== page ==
P.2 ~ Ice data management system improves Arctic operations-full

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Relevant ice information was automatically updated via ION's remote data-hosting service and combined, in multiple GIS layers including marine radar, on a single screen. Geo-referenced map and satellite data were blended with temporal dimensions in an animated "calendar" or time-slider. Using existing ice data, Narwhal predicted iceberg positions over ensuing 24-hour periods and automatically displayed current iceberg locations, forecasted trajectories, and the limits of the ship's safe perimeter on a single screen, even during mobile operations.

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The standard manual method used to display iceberg observations. (All images courtesy ION Geophysical)

Because the captain and crew could view data in one place, they could quickly assess risks. It was estimated in 2013 and 2014 that designated ice observers gained roughly 30% more time per shift to make visual observations and to discuss options and risks with the bridge officers. Communications were deemed more effective and decisions were made faster, and with greater confidence. With better ice intelligence, the vessel could remain safely on site longer and could resume operations faster following an ice incursion into the safety perimeter. This was demonstrated in September 2014, when ice downtime was reduced by a factor of three compared to September 2012 at the same location under similar operational and ice conditions.

Advanced ice data management and visualization technology can also protect stationary or fixed offshore drilling and production facilities. For example, many oil fields are located along the infamous "Iceberg Alley" off the Grand Banks of Newfoundland (where the Titanic went down.) Every minute the bit stops turning or oil stops flowing, asset owners lose money. Normally ice management vessels (IMVs) keep icebergs from penetrating the safety perimeter. At times, however, IMVs may not be able to defend all the FPSOs and drilling rigs. During the heaviest ice seasons like 2014, hundreds of bergs can threaten operations. Recently, a rig had to be towed off site for a week and another for two weeks until the ice threat passed, an expensive course of action. Rig day rates and associated costs offshore Newfoundland are roughly $1 million. Offshore Greenland, they may be twice as high.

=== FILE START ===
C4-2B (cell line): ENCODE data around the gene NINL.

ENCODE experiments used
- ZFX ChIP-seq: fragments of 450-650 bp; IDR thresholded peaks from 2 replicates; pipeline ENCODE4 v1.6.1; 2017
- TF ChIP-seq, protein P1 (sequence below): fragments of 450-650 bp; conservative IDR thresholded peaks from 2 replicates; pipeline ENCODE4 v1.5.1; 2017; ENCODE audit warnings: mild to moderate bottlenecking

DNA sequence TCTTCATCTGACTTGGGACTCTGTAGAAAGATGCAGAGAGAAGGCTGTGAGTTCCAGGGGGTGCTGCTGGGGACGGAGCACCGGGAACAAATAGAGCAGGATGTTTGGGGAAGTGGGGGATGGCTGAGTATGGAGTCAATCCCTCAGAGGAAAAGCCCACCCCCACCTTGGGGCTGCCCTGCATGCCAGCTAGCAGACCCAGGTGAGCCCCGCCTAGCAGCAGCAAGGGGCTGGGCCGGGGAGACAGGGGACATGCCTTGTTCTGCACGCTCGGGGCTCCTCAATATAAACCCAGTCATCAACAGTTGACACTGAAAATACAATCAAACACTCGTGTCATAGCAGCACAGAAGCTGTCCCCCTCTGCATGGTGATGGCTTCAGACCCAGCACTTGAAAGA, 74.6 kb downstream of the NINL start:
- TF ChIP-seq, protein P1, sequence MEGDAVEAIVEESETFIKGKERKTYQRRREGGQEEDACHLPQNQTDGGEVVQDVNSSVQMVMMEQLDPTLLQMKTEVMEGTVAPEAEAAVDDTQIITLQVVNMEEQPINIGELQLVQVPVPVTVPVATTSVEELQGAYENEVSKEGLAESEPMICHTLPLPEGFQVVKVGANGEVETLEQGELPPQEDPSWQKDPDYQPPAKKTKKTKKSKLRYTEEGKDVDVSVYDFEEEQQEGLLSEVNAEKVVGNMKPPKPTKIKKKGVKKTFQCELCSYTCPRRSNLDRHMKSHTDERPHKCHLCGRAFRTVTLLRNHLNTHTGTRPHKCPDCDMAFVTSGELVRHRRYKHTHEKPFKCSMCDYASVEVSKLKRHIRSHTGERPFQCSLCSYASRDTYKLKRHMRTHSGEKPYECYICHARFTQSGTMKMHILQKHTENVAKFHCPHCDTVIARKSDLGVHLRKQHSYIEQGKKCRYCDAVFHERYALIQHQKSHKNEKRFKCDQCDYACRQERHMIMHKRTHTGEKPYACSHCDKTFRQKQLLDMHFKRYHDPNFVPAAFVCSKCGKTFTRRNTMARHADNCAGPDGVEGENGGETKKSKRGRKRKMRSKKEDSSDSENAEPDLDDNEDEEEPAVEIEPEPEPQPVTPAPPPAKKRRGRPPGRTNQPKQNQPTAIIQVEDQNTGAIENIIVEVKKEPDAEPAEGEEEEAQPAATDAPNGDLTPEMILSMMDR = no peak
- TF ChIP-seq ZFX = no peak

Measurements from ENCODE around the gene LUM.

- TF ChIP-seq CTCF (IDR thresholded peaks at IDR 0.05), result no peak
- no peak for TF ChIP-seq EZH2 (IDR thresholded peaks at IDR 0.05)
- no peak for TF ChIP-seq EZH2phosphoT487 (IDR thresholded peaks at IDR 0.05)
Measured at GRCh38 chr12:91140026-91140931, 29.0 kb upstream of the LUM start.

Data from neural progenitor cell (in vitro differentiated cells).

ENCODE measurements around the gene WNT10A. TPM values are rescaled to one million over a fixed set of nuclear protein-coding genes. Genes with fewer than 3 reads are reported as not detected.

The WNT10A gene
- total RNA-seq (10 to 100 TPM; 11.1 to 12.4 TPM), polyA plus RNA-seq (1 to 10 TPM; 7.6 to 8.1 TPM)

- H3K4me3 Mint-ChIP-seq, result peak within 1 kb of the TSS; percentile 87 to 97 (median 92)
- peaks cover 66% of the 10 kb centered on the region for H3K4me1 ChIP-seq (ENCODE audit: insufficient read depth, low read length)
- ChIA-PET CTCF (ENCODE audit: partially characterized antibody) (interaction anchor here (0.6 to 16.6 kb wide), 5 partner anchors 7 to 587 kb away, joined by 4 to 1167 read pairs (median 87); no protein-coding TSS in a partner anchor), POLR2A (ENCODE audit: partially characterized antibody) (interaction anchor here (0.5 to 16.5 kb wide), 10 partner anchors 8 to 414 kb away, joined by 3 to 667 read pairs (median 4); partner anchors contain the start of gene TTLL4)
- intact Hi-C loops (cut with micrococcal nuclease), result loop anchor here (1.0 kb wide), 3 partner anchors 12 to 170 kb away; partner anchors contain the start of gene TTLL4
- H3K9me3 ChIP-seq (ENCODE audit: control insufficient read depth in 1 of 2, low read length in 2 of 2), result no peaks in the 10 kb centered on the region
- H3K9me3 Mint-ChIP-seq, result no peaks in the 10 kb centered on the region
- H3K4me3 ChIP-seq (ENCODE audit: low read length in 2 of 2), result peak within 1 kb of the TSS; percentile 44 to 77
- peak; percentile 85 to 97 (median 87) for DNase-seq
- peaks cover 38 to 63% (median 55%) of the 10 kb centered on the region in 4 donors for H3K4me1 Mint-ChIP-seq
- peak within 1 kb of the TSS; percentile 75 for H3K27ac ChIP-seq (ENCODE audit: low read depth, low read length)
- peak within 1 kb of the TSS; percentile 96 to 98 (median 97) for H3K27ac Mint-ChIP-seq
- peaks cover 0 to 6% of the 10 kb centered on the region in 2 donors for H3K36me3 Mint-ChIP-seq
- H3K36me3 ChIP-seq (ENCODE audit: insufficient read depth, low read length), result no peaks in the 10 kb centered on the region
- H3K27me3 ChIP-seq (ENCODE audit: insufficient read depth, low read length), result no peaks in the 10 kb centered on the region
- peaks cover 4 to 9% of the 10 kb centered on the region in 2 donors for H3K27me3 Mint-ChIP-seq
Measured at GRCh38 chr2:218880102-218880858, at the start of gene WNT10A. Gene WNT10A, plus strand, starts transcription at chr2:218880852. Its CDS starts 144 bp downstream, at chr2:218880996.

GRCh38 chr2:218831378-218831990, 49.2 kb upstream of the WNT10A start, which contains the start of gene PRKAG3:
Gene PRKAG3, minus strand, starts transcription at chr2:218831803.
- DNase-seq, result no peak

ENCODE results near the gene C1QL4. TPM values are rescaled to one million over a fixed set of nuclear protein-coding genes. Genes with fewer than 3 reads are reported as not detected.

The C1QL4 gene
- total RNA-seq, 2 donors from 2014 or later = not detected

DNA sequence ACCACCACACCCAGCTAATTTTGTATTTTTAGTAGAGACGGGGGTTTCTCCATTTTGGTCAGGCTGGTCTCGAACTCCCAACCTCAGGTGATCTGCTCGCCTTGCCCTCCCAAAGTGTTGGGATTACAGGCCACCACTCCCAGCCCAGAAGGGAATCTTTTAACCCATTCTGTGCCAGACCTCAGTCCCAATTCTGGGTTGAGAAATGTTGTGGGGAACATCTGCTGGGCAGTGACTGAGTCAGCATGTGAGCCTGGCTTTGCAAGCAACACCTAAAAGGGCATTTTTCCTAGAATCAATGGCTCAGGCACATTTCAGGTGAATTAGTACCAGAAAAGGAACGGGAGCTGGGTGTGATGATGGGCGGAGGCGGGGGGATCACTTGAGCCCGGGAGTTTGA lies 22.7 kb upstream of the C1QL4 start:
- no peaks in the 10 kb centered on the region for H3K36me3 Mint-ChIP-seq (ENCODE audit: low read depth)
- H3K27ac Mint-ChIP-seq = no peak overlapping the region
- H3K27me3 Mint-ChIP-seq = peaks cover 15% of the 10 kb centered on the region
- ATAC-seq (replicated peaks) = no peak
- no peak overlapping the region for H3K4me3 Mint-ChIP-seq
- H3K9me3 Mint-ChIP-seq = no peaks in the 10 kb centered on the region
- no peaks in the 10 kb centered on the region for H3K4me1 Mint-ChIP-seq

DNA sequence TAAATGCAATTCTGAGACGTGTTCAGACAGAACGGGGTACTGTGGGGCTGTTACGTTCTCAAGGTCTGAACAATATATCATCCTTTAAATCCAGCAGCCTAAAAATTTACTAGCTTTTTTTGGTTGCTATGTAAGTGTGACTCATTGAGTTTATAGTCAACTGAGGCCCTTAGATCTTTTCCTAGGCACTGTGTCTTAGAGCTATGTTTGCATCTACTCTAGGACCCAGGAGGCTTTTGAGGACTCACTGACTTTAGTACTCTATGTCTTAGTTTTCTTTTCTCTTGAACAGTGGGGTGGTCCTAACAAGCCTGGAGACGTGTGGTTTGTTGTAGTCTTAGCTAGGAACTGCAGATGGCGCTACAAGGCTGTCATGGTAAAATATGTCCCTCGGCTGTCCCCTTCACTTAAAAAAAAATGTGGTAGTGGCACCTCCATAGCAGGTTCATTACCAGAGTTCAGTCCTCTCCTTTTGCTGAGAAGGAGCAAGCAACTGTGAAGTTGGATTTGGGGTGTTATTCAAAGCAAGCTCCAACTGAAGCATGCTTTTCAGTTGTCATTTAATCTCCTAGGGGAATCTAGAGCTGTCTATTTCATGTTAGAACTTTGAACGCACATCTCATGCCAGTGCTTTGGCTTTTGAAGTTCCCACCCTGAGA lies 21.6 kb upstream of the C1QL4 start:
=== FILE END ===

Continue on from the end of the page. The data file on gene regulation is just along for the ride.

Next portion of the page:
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Narwhal set-up on the bridge of the vessel.

So how can Narwhal's new ice management technology help? By integrating more data in one place, automating tasks, and tracking more icebergs in a timely manner, operators can pinpoint the arrival and departure of dangerous ice incursions more accurately than before. Narwhal enables these savings automatically and does so while also increasing the safety of personnel, equipment, and the environment.

Another new valuable tool is Narwhal's "trafficability" or routing capability. Every vessel has a specific ice class classification, indicating the maximum concentration of sea ice it can safely navigate. Combining vessel classes with satellite images and color-coded ice charts (updated daily) ice analysts can graphically identify "go" and "no-go" zones. They can quickly determine appropriate routes for tankers and supply boats to traverse icy waters between producing fields and the mainland, ensuring safety and minimizing fuel costs. In the past, even with radar, satellite images and ice charts, it was very time consuming for ice observers to integrate or update reams of ice, weather, and ocean information. Using Narwhal's fully-integrated ice management tools, every piece of information is loaded automatically, time-stamped, and geo-referenced in a single database. As a result, ice observers, captains, and management can make more informed decisions, reduce downtime and costs under extreme conditions, and maximize the effectiveness of every operating season in icy waters.

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